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Tip of the Month / Floor Care / Management
July 2014 Tackling Trouble Areas

Maintaining A Low Slip And Fall Factor

When accidents happen, who will ultimately be found responsible?

July 04, 2014
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A young woman enters the lobby of her office building holding her briefcase in one hand and a coffee in the other.

She takes eight steps across the lobby floor and slips and falls.

She breaks her arm, sprains her ankle and suffers a concussion.

Who is responsible for the floor that she slipped on?

Very often it is the maintenance contractors that are held responsible.

When a maintenance contractor signs a contract with a company, the contract typically includes language that specifically names the maintenance contractor as the party responsible for maintaining safe, hazard-free premises.

The contract also reads that the maintenance contractor must have insurance in “commercially reasonable amounts” to protect themselves and the company whose premises they are contracted to maintain.

According to such contractual agreements, the maintenance contractors’ insurance carriers are assuming the liability for slip and falls on the floor surfaces they are contracted to maintain.

The Bureau of Labor Statistics reported that slip and falls are the number one cause of accidents in hotels, restaurants and public buildings.

Over 70 percent of these incidents occur on flat and level surfaces, termed a same level fall.

According to data from Liberty Mutual, same level falls represented $8.61 billion in worker’s compensation costs in 2010.

A Growing, Avoidable Problem

The number of same level falls increased by 42.3 percent from 1998 to 2010, the largest increase of any accident type during that time.

The National Safety Council reported that compensation and medical costs associated with employee slip and fall accidents is approximately $70 billion annually.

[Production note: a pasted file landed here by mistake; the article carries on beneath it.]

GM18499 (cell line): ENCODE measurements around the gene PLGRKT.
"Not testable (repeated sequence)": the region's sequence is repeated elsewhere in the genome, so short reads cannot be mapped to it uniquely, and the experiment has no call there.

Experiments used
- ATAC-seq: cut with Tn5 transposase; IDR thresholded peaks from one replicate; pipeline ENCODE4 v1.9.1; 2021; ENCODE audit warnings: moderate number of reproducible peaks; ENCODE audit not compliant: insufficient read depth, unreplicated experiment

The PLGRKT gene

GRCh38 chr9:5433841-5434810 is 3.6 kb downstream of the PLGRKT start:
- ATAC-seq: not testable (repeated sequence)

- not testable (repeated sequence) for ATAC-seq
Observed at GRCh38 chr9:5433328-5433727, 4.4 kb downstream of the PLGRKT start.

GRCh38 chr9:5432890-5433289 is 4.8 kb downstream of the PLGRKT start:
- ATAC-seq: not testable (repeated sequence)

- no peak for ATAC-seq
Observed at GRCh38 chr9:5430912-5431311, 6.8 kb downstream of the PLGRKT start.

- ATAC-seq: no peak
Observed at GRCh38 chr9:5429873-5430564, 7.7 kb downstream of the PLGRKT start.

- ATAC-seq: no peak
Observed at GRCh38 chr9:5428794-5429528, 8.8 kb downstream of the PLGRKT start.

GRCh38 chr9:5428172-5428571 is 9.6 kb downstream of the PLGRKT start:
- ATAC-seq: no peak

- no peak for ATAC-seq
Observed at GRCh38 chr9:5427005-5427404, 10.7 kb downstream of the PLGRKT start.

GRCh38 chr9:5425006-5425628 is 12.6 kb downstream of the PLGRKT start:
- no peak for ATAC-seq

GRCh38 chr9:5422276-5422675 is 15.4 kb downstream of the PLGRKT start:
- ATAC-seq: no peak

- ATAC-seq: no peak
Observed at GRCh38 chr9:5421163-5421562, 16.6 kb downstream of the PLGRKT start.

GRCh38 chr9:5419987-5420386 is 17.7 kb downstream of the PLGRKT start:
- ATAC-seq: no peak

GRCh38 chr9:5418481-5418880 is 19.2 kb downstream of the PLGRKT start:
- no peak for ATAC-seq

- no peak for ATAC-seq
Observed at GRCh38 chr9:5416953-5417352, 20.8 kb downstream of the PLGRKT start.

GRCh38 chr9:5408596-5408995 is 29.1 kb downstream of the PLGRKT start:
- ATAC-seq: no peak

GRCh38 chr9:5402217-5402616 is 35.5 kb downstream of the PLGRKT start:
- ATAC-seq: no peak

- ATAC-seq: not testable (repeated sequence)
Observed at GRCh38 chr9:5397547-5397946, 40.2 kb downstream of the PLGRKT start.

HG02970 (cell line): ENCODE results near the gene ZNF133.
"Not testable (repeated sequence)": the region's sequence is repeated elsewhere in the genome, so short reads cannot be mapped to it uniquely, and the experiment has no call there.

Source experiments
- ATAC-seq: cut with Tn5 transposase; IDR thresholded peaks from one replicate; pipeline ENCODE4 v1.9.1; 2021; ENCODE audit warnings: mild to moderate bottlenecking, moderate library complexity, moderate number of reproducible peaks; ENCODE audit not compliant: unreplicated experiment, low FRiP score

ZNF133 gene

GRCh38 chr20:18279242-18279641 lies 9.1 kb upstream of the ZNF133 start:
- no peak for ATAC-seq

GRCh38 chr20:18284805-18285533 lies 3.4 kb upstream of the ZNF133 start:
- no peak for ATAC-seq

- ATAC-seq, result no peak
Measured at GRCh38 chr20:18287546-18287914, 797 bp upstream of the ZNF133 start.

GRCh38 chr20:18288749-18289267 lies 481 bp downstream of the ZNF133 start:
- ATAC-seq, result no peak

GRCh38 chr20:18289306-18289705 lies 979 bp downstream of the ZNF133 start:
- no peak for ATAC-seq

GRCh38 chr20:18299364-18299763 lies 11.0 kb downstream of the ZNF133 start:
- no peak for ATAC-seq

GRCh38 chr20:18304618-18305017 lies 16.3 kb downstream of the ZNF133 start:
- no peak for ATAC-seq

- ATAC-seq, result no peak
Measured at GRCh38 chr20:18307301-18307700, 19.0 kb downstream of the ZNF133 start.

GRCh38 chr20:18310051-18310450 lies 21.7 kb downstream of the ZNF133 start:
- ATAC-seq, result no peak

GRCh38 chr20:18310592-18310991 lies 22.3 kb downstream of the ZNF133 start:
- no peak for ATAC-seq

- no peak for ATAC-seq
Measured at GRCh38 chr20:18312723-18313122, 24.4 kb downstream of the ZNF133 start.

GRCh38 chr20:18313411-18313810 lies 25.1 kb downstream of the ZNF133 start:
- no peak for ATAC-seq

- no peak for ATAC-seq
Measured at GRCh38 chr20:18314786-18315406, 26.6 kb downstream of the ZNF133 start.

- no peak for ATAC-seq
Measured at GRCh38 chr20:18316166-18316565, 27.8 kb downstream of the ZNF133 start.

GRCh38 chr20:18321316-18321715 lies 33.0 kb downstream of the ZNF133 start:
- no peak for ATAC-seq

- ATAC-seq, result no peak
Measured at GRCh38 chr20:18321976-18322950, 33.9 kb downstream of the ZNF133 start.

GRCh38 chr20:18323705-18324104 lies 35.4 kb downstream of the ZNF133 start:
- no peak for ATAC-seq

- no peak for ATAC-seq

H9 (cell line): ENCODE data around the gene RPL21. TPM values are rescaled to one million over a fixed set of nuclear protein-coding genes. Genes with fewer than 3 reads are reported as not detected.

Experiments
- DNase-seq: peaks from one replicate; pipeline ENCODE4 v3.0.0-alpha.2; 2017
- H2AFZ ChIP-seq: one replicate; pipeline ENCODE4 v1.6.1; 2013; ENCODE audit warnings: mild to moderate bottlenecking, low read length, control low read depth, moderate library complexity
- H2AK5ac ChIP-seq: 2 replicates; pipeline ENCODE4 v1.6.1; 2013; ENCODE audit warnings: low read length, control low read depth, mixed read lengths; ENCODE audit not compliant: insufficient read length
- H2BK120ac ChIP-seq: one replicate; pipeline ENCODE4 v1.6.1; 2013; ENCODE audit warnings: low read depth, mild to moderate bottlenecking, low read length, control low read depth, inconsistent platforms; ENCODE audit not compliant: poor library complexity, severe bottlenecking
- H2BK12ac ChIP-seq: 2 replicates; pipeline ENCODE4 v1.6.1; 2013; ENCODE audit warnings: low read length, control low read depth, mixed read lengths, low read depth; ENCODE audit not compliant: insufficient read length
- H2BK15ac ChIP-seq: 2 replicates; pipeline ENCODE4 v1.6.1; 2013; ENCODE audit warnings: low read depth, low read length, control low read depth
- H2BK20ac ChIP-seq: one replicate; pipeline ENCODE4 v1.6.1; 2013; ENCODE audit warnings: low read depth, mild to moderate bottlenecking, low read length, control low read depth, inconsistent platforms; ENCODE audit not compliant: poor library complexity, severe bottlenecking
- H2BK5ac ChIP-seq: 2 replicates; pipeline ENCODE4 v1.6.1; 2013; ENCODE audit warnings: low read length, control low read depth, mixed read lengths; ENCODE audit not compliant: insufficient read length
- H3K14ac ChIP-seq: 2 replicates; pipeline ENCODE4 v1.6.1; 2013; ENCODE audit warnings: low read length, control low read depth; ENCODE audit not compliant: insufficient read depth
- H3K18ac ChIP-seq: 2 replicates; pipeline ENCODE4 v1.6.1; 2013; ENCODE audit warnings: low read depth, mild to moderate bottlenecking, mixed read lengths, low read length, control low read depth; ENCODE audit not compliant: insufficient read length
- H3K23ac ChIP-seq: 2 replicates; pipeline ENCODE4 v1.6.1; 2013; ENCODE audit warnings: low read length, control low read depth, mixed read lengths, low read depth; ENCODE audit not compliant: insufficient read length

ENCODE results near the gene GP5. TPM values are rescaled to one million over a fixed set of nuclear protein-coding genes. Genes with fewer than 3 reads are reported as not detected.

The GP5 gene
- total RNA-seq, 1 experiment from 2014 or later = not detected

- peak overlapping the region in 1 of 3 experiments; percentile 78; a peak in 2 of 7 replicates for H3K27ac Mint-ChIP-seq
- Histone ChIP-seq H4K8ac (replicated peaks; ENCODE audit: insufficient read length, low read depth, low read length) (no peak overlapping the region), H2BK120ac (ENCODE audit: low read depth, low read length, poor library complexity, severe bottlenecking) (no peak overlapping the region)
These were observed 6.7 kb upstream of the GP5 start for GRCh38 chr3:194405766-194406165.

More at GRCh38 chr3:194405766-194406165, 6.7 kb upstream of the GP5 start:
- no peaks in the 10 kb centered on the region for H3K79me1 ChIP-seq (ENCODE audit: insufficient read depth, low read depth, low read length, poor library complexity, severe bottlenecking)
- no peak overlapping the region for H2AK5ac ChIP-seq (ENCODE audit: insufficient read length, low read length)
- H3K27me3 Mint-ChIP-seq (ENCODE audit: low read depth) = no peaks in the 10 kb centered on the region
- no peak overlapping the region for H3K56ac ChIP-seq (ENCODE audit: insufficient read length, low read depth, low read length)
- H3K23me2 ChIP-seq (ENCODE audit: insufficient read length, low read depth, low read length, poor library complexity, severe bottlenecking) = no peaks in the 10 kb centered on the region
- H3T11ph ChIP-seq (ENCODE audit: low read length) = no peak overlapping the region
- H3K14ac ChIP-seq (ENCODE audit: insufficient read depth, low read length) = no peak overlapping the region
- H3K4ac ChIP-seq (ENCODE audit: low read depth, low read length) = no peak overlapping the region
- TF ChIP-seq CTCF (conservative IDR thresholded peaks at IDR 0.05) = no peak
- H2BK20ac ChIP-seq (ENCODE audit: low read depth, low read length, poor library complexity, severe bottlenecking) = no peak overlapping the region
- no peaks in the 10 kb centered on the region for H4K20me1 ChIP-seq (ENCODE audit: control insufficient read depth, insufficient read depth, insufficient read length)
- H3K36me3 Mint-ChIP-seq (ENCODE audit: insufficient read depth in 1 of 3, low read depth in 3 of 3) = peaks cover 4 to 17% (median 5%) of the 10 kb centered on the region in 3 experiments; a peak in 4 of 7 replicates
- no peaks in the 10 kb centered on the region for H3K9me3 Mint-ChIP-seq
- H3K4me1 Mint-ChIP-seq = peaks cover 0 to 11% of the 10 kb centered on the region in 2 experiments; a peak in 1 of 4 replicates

With the latest technology, you can accurately measure the potential that someone will slip, trip or fall.

Industry standards were developed using the most advanced digital tribometer on the market.

This tribometer enables you to measure exposure and maintain safe walkway surfaces using the coefficient of friction (CoF).

This technology measures the slip resistance of hard walkway surfaces by dragging a rubber sensor to calculate the CoF.

With the release of the 2012 International Building Code (IBC) a dynamic coefficient of friction test, the ANSI A137.1 standard, was included.

At this time the standard is specific to ceramic tile (Tile Council of North America, TCNA) and natural stone floor manufacturers.

Hard surface flooring manufacturers are taking a serious stance with regard to floor safety and the liabilities associated with it.

By using this technology and developing these standards, they are protecting themselves.

This is the first time any U.S. National Building code or regulation has provided detailed instructions regarding wet dynamic slip resistance testing.

This standard requires the use of the BOT3000 tribometer and is sometimes called the ACUTest.

This means that the manufacturers are required to test their product before it leaves the plant.

Following Suit

The Concrete Polishers Association of America (CPAA) began the process of developing a similar standard, where their product is tested on-site after installation.